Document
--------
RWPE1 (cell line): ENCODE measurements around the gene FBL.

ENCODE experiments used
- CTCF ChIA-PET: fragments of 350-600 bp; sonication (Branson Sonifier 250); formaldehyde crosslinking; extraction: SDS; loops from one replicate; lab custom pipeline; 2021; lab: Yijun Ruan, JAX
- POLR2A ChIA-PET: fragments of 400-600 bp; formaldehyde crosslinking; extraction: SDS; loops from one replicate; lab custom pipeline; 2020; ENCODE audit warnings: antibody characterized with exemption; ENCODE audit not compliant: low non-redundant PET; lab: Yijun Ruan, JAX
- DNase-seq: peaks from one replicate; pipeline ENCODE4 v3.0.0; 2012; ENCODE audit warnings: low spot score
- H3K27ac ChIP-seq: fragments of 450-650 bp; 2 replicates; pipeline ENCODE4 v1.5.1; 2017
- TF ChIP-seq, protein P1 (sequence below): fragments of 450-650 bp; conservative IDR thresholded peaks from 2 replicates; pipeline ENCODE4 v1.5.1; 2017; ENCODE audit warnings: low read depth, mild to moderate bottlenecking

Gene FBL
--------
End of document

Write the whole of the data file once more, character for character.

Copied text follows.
RWPE1 (cell line): ENCODE measurements around the gene FBL.

ENCODE experiments used
- CTCF ChIA-PET: fragments of 350-600 bp; sonication (Branson Sonifier 250); formaldehyde crosslinking; extraction: SDS; loops from one replicate; lab custom pipeline; 2021; lab: Yijun Ruan, JAX
- POLR2A ChIA-PET: fragments of 400-600 bp; formaldehyde crosslinking; extraction: SDS; loops from one replicate; lab custom pipeline; 2020; ENCODE audit warnings: antibody characterized with exemption; ENCODE audit not compliant: low non-redundant PET; lab: Yijun Ruan, JAX
- DNase-seq: peaks from one replicate; pipeline ENCODE4 v3.0.0; 2012; ENCODE audit warnings: low spot score
- H3K27ac ChIP-seq: fragments of 450-650 bp; 2 replicates; pipeline ENCODE4 v1.5.1; 2017
- TF ChIP-seq, protein P1 (sequence below): fragments of 450-650 bp; conservative IDR thresholded peaks from 2 replicates; pipeline ENCODE4 v1.5.1; 2017; ENCODE audit warnings: low read depth, mild to moderate bottlenecking

Gene FBL